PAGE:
Observing elevated numbers of minor adverse reactions among vaccinated children which were discouraging their mothers from bringing them for subsequent necessary booster injections, Dunlevy was involved with a subsequent 1973 trial led by virus experts Patrick Meenan (qv) and Irene Hillary. A combined diphtheria, tetanus and pertussis (whooping cough) vaccine developed by the Wellcome Laboratories was tested in this regard on fifty-three children housed across five Dublin residential institutions, against a control group of sixty-five children living at home, given a variant vaccine. No significant difference was observed between the two groups and the trial remained unpublished. It has been the subject of repeated controversy regarding both the lack of consent (not then statutorily required) recorded for the institutional participants, and concerns about the safety and impact of certain batches of vaccines used (Ir. Independent, 26 June 2001; Commission to inquire into child abuse (December 2003)).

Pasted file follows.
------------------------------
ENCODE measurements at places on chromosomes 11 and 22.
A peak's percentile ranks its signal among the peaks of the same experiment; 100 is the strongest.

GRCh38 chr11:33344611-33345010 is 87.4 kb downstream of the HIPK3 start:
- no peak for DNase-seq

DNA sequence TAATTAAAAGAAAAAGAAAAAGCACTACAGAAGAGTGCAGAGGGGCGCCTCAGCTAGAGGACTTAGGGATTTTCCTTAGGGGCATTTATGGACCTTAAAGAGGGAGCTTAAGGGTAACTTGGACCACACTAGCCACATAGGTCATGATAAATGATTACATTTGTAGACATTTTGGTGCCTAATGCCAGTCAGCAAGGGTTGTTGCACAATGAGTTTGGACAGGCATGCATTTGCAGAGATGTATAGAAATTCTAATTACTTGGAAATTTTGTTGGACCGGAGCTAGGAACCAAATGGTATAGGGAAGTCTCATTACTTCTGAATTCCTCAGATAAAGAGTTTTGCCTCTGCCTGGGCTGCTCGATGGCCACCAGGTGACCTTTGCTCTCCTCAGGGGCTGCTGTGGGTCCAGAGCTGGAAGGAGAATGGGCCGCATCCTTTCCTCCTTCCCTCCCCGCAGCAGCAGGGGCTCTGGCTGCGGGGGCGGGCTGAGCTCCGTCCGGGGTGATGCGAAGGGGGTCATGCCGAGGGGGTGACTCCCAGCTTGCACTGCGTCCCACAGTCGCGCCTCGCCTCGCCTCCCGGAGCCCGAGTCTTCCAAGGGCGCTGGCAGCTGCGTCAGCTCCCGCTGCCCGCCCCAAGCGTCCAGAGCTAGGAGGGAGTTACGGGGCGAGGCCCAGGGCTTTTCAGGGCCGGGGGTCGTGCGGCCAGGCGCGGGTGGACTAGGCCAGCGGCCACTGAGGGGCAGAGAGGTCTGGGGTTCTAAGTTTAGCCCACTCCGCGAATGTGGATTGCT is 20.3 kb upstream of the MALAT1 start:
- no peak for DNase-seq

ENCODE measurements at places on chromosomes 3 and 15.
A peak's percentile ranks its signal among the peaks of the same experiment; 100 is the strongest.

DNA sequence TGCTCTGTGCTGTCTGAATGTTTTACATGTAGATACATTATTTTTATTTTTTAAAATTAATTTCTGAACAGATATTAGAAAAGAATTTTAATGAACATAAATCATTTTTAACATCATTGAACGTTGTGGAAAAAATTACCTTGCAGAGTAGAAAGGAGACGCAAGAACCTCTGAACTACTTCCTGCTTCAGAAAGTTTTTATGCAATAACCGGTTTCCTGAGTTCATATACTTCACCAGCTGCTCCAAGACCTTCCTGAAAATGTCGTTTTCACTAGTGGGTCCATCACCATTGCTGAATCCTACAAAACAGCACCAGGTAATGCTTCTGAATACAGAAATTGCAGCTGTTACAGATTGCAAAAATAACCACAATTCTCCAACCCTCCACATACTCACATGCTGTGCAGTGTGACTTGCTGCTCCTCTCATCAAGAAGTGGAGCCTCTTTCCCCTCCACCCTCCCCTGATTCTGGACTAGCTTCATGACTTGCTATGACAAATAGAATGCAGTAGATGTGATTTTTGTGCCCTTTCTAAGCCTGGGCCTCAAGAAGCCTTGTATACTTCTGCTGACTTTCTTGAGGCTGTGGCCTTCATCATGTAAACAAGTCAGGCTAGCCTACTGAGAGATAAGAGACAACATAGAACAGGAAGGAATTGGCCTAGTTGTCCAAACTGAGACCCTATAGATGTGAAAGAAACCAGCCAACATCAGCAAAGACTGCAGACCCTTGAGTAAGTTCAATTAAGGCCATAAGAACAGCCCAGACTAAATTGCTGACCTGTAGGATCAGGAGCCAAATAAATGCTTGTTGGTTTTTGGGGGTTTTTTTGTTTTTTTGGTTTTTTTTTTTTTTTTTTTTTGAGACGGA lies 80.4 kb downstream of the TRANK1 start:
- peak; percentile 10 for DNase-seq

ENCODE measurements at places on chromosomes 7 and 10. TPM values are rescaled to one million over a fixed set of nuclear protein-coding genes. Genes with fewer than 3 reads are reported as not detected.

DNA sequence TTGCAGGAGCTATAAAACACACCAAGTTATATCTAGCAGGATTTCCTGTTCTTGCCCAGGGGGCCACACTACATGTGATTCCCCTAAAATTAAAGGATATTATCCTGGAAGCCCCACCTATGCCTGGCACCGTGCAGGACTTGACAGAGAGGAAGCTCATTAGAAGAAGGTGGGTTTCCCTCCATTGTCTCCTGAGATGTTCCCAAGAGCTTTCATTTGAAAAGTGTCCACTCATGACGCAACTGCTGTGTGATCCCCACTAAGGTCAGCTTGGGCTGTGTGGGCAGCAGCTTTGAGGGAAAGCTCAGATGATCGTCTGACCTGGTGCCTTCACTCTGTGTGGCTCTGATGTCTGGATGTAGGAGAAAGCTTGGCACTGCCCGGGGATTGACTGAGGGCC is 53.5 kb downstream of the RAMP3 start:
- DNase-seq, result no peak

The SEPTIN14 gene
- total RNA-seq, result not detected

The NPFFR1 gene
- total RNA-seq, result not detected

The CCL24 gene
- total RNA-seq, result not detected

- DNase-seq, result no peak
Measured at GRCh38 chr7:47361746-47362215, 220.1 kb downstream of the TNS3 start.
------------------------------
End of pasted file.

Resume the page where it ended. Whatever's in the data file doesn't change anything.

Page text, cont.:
Garnering an international reputation, Dunlevy attended conferences in the UK and Europe presenting on her work. She published in the prestigious French journal Revue de la tuberculose (1951) and undertook further postgraduate training in Paris (1954). Focusing on childhood epidemiology, vaccination and public health, her many papers appeared in the British Medical Journal, the Journal of the Medical Association of Éire, the Irish Journal of Medical Science, and the Journal of the Irish Medical Association. She served as deputy chief medical officer in the Eastern Health Board from 1971 until her retirement in September 1976. Having contributed 'Medical families in medieval Ireland' to What's past is prologue: a retrospect of Irish medicine (1952; ed. William Doolin and Oliver Fitzgerald), into retirement Dunlevy wrote a regular column for the Irish Medical Times, demonstrating her expansive knowledge of the history of medicine in Ireland from ancient times. Highlighting the distinct needs of those with physical and mental impairments, and other vulnerable citizens, Dunlevy viewed with growing concern the decline in parents availing of childhood immunisation schemes for their children, as the pernicious diseases they helped eradicate receded from public and official view.